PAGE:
Victor Anichebe has been praising teammate Nikica Jelavic in today’s press, but many Evertonians would say the Nigeria forward is deserving of plaudits himself.

Anichebe, asked about his place above Jelavic in the pecking order, told press: “I wouldn’t look too far into him not playing.

“Nikica has been unbelievable since he came to us and his record speaks for itself. I was injured for two months and he took the burden on his own and he has been playing on his own every game.

“There comes a time when you have to take him out because he is pretty tired but the best of him will come.

“He has been playing for a long time on his own. Now I am back it is probably good time to give him a rest.

“I talk to him all the time and some of the positions I am getting into is because of him, he has helped me get into more goalscoring positions.

“We can play together. If he doesn’t play, if I don’t play, it is not a big deal.”

The attitude shown by the Anichebe is worthy of praise in itself. Often accused of sulking and rumoured to have had bust ups with Moyes, the comments show a maturity that neither the rumour mill nor the fans credit him with. Indeed, if you believe the words of his squadmates and manager, this player who was viewed by many as perhaps a typical arrogant Premier League player has quite the opposite problem: a lack of confidence.

Leighton Baines, stellar teammate and no stranger to problems with confidence himself, recently said: “He has taken a massive step forward [this season] and he has almost started to become aware of how good he is.

“We know as team-mates because we see him every day. The most important thing is that he believes it as well. I think now he does and we are seeing that in his performances.

Soccer - Barclays Premier League - Newcastle United v Everton - St James' Park

Admiration: Leighton Baines has commended Anichebe for his improved form

Moyes has made comments to similar effect, hinting that perhaps Anichebe’s career hasn’t just been hindered by injury, but by a lack of confidence in himself.

The striker, born in Lagos but raised in Crosby, has had a rollercoaster relationship with Evertonians throughout his career. Initially he was well rated, but overshadowed by the emerging James Vaughan who at the time was seen as one of the best young talents in the country. Following a smattering of first team appearances and goals, he first experienced adulation from the crowd during the 2007-08 season. He was a key player in the Uefa Cup, scoring four times, against Metalist Kharkiv, Larissa, FC Nuremberg and SK Brann. Coming on as a ‘supersub’ his physique allowed him to bully continental defences, and he looked like a world beater in the making.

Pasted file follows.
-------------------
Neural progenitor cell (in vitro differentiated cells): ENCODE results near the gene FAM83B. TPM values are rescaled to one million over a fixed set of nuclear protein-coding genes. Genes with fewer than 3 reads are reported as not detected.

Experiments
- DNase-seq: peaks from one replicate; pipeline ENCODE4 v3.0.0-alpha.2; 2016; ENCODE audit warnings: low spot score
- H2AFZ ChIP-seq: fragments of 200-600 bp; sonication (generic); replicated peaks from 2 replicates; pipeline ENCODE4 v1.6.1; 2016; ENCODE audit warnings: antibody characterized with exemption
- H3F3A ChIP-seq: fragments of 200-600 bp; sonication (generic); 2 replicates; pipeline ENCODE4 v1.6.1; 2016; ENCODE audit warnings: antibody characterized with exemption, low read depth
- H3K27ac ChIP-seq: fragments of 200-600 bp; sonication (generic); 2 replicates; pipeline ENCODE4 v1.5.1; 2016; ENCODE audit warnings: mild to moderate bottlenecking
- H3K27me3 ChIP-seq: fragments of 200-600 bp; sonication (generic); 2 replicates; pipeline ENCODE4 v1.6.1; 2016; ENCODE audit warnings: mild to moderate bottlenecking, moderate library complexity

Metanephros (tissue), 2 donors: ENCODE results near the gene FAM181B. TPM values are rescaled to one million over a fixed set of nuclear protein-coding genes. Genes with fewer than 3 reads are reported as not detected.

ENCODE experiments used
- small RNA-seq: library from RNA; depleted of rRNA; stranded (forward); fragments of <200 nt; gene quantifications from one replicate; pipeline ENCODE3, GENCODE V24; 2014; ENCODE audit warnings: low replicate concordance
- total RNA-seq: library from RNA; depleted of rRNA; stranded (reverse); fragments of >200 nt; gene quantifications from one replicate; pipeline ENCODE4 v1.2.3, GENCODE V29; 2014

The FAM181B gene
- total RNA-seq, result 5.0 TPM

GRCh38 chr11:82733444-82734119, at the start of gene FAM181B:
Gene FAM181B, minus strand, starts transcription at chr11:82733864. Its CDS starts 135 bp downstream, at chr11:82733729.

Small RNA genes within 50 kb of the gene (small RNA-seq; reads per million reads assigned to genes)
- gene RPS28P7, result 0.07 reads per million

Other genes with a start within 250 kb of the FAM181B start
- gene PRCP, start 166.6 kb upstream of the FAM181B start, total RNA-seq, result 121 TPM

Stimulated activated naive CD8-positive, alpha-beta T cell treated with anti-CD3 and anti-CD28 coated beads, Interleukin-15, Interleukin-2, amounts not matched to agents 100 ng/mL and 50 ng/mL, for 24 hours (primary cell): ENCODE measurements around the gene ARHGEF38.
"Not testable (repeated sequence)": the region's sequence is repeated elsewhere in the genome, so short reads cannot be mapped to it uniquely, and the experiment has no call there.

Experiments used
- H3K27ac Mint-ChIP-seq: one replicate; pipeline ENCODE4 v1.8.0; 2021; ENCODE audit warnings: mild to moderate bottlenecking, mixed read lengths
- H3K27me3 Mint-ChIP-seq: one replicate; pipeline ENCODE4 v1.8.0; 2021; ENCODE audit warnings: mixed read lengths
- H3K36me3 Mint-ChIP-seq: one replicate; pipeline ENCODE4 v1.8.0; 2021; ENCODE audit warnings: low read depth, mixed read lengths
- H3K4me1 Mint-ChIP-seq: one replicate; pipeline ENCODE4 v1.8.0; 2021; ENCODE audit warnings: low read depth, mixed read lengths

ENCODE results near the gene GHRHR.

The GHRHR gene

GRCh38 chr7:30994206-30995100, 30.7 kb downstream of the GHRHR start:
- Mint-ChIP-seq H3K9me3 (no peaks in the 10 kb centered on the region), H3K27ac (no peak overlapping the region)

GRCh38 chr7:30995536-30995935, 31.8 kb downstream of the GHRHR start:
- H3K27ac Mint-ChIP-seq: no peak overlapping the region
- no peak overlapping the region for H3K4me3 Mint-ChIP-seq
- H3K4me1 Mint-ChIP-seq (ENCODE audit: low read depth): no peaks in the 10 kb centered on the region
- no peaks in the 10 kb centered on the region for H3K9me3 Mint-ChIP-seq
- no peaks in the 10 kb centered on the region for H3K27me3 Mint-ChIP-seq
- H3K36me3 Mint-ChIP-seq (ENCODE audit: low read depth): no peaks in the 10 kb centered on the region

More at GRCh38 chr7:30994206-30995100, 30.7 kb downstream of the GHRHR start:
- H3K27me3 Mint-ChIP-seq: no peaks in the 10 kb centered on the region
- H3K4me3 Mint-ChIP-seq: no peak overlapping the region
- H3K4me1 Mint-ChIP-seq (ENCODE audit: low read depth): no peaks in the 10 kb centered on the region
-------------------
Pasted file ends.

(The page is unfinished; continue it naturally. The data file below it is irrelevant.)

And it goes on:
SK Brann v Everton - UEFA Cup

Anichebe celebrates his goal against Brann Bergen in the UEFA Cup, until now his finest spell at the club

Unfortunately a string of injuries and poor performances stalled his career, and he had become a forlorn figure who often seemed disinterested during games as recently as last season.

He is enjoying a renaissance this season, however, with a change in attitude and contribution. He’s worked hard for the cause, covering for Jelavic when he was injured and Fellaini when he was suspended, acting as a target man and displaying more impressive hold up play than ever before in his stop-start career. His efforts have been rewarded, too, with 5 goals coming from his last 8 league starts, it’s no wonder his teammates and manager have been praising him. And that statistic may even prove his worth as a starter, which will come as welcome news to the most used substitute in Everton’s 135 year history.

The only question remaining on blues’ lips is this: can he keep it up? Can Anichebe finally put injury and inconsistency behind him and become the player we all want him to be?

Personally, I think that as long as he keeps his head up, and works as hard as he has been doing the sky is the limit.

 

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